Leeds United’s recent search for a new manager has seen several high-profile names linked with the job, but after a number of candidates turned the job down, an alternative approach may have to be taken.
One potential solution that has been reported is the idea of hiring an interim manager until the end of the season, and, in our view, there’s one standout candidate in this field.
We’re talking about Sam Allardyce.
Now, we know how it sounds. It’s backwards, it’s boring, it’s ugly, it’s outdated, but, most importantly it’s effective and it gives Leeds a platform to go on and make a more exciting appointment in the summer. The appointment of Marcelo Gallardo – the Argentine is reportedly keen to take a job at the end of the season and has been approached by Leeds.
Our suggestion is hiring Sam Allardyce as an interim manager and then bringing in Marcelo Gallardo in the summer, and while this may not seem like the most glamorous solution, it could actually prove to be a smart move.
First and foremost, let’s examine Allardyce’s credentials. He is widely known as a survival specialist and has a proven track record of keeping struggling teams in the Premier League. He has a wealth of experience and his expertise in stabilising teams could be just what Leeds need right now.
This season, staying in the league is Leeds’ only goal, and Allardyce has proven time and time again that he is the man to achieve it.
Allardyce has also stated on his podcast this week that he would be up for speaking to Leeds about this job, so he’s an attainable target.
Gallardo, who could arrive in the summer, on the other hand, is an exciting manager with a wealth of experience and a trophy-winning pedigree.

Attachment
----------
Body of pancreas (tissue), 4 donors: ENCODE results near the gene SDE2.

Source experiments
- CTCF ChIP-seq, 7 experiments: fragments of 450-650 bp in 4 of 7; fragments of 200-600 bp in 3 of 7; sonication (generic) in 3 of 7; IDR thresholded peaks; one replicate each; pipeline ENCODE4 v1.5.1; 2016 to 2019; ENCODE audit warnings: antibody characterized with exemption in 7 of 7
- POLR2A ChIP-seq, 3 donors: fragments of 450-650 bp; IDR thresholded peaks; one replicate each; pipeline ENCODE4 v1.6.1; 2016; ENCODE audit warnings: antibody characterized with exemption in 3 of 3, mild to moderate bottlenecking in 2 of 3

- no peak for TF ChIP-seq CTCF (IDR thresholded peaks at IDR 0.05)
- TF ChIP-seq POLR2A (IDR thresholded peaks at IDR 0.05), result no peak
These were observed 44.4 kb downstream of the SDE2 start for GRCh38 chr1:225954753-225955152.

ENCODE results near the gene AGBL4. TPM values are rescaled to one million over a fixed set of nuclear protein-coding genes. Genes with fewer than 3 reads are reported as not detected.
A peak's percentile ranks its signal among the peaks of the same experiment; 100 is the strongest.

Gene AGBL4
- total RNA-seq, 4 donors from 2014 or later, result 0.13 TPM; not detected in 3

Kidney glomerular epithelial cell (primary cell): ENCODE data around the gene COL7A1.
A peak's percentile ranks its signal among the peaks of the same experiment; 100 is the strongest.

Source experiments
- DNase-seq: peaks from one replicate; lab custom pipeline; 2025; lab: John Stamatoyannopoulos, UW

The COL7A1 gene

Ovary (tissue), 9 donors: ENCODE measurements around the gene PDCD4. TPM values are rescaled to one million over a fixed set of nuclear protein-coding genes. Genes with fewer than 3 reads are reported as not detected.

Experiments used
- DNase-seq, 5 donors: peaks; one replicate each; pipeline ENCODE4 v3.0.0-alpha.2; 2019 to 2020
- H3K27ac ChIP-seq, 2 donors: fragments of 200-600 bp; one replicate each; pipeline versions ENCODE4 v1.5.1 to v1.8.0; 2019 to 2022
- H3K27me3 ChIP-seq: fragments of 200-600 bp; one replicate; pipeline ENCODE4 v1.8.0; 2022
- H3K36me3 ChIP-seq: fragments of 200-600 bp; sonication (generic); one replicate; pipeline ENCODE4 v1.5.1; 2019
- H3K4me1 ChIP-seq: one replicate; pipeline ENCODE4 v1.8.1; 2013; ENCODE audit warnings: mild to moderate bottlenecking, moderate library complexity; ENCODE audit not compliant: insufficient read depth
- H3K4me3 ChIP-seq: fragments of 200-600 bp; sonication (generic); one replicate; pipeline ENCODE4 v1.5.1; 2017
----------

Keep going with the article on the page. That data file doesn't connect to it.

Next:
He has made a name for himself in South America, winning several league titles and two Copa Libertadores trophies with River Plate. He is highly respected in the football world and his arrival at Leeds would be seen as a real statement of intent and a return to fashion with his exciting, attacking brand of football that you would associate with a South American.
However, Gallardo is not willing to take a job until the summer, and this is where Allardyce comes in.
Allardyce could take over as an interim manager, steady the ship and keep the club in the Premier League. This would then give the club time to plan their long-term future and make the necessary preparations for Gallardo’s arrival. By the time Gallardo takes over, the club will be in a stronger position and ready to kick on to bigger and better things.
Another important factor to consider is the possibility of new ownership. The San Francisco 49ers have an option to buy the club in the summer, and the arrival of a new majority owner could lead to a complete overhaul of the club’s infrastructure and direction.
Having Allardyce as an interim manager would give the club some stability during this period of transition, while also protecting Andrea Radrizzani’s Premier League asset, and allow the 49ers to assess the club’s needs before bringing in their own manager – whether that be Gallardo or someone else.
Fans have every right to turn their nose up at the idea of Allardyce, but there are worse, more damaging solutions for Leeds than bringing in Big Sam for a few months of boring, but effective, football.
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